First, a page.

As of 2023, buyers of new electric vehicles may be eligible for tax credits worth up to $7,500, and owners of used electric vehicles could receive tax savings worth up to $4,000.
The EV tax credit was updated and enlarged by the Inflation Reduction Act of 2022, making purchasers of vehicles until 2032 eligible for these benefits. Consumers may have some difficulties once the reforms take effect this year.
By April 2023, new manufacturing requirements for electric vehicles must be met. These requirements state that batteries and essential minerals must come at least partially from the United States. Along with these adjustments, price ceilings and income criteria must also be taken into consideration.
While the most recent regulations may make it more difficult for you to choose an EV tax credit option, the program as a whole is anticipated to see an increase in the number of people who use the benefit over time. Credit may save taxpayers up to $950 annually, according to a White House assessment.
What you need to know about the federal tax incentives for electric vehicles is provided here, along with an outline of the legislation's provisions and a list of vehicles that the IRS says may be eligible for the new credit.
If you purchase a new, qualified plug-in electric car (EV) or fuel cell electric vehicle (FCV), you may be eligible for a credit of up to $7,500 under the Internal Revenue Code Section 30D. The Inflation Reduction Act of 2022 modified the terms of this credit for vehicles purchased between 2023 and 2032.
Both private persons and their businesses are eligible for the credit.
To be eligible, you must:
- Not purchase it to resell; rather, use it yourself
- Make use of it mostly in the US
Your modified adjusted gross income (AGI) cannot, in addition, exceed:
- $300,000 when filing jointly by married couples
- $225,000 for household heads
- $150,000 for every additional filer
Depending on whichever is lesser, you can use your modified AGI from the year you received the receipt of the car or the year before. You may be eligible for the credit if your adjusted AGI falls below the cutoff in one of the two years.
Since the credit is nonrefundable, you cannot use it to offset any tax liabilities. Any excess credit cannot be carried over to a later tax year.
The "final assembly" requirement ushered in by the IRA is one significant exception. Clean automobiles must have received their final assembly in North America between August 17, 2022 and December 31, 2022 in order to qualify.
If you've already made an EV purchase or entered into what the IRS refers to as a "binding written contract" to do so before August 16, 2022 and are planning to take ownership of the vehicle at a later time, you probably qualify for the credit without having to satisfy this additional final assembly condition.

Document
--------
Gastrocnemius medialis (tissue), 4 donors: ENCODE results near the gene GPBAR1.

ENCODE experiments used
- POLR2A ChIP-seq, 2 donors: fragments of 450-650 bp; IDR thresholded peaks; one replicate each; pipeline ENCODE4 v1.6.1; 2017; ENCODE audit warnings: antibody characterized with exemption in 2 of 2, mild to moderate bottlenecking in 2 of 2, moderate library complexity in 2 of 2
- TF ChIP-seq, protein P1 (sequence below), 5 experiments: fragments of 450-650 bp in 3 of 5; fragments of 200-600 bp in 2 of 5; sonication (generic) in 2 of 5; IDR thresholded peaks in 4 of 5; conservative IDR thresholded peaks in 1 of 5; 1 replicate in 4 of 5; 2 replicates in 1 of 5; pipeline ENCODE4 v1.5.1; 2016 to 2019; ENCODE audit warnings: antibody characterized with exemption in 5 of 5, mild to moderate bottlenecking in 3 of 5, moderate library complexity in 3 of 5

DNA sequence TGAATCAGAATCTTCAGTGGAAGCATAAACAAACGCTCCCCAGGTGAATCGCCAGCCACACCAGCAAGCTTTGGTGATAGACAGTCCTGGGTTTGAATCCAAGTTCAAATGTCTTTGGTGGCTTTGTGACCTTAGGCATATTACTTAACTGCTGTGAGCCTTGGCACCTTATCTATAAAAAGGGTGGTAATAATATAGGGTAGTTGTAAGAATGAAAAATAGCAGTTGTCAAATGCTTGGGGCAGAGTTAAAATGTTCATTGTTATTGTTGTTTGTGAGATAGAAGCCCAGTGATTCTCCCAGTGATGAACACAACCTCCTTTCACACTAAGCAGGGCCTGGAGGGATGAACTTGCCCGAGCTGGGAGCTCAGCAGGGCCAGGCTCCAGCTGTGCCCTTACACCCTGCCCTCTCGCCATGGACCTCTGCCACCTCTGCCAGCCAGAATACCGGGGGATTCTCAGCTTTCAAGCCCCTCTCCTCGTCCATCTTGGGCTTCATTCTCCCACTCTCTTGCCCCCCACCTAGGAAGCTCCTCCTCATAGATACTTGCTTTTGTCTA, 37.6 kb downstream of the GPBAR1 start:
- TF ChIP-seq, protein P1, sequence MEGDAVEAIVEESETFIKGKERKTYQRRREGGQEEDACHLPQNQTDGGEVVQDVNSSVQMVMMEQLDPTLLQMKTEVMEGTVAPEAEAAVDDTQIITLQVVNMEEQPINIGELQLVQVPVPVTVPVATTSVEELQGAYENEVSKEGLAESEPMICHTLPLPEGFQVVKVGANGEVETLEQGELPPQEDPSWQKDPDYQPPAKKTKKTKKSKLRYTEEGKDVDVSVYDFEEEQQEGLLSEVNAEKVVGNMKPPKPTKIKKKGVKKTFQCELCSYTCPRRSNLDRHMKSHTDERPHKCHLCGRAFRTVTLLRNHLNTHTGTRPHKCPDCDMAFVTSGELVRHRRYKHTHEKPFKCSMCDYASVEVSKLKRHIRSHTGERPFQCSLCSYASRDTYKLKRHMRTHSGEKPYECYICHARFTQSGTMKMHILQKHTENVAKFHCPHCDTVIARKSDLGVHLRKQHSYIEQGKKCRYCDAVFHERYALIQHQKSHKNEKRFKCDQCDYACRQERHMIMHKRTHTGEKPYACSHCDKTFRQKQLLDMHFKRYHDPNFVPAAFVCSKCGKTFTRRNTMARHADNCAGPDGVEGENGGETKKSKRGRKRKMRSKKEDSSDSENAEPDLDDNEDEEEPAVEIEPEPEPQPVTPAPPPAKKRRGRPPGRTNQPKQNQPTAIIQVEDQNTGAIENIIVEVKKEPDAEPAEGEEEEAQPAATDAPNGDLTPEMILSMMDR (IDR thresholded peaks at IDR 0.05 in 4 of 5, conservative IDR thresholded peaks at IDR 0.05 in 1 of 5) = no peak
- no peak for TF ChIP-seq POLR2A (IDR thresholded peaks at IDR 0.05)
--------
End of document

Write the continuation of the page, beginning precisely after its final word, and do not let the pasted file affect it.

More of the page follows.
However, it's a good idea to double-check with the dealership and a tax expert.
An amount of the vehicle's battery must be constructed or manufactured in North America in order to qualify for the battery portion of the credit (up to $3,750).
The following percentage thresholds will apply:
- 2023: 50%
- 2024: 60%
- 2025: 60%
- 2026: 70%
- 2027: 80%
- 2028: 90%
- 2029 through 2032: 100%
For the remaining $3,750 of the credit, vehicles must satisfy a "critical minerals requirement." This stipulation states that a specific proportion of crucial minerals used to make the battery of the car must be harvested or processed in the United States or in a nation with whom the United States has free-trade agreements.
The following percentage thresholds will apply:
- 2023: 40%
- 2024: 50%
- 2025: 60%
- 2026: 70%
- 2027 through 2032: 80%
Vehicles may also stop obtaining battery parts from nations of concern beginning in 2024 (such as China). Additionally, as of 2025, EVs cannot include any essential minerals that come from a problematic foreign nation.
Regardless of the date of purchase, the credit's value is determined by when the vehicle was delivered to you and when you put it into service.
For automobiles put into service between January 1 and April 17, 2023:
- Base amount: $2,500
- Plus $417 for a vehicle with a battery capacity of at least 7 kilowatt hours
- Plus $417 for every additional kilowatt hour of battery capacity
- Total up to $7,500
The credit amount for a car with the requisite 7 kilowatt hours of battery capacity is typically $3,751 ($2,500 + 3 times $417).
For automobiles put into service on or after April 18, 2023:
Vehicles must satisfy all of the aforementioned standards as well as new ones for essential minerals and battery components to qualify for a credit of up to:
- $3,750 if the vehicle satisfies the vital minerals criterion
- $7,500 if it satisfies both requirements
- $3,750 if it satisfies the need for battery components only
A vehicle won't be qualified for a credit if it doesn't fulfill either condition.
- It should have batteries with a minimum capacity of 7 kilowatt hours.
- It should weigh less than 14,000 pounds for the gross vehicle weight rating.
- It must be produced by an expert manufacturer.
- FCVs need not be produced by an approved manufacturer.
- Final assembly must take place in North America.
- As of April 18, 2023, it must comply with important mineral and battery component standards.
- You buy the car brand new.
- At the time of the sale, the seller reports the necessary information to you and the IRS.
For you to be qualified to claim the credit, sellers must provide your name and taxpayer identification number to the IRS.
Additionally, the manufacturer suggested retail price (MSRP) of the car cannot be greater than:
- $80,000 for vans, SUVs, and pickup trucks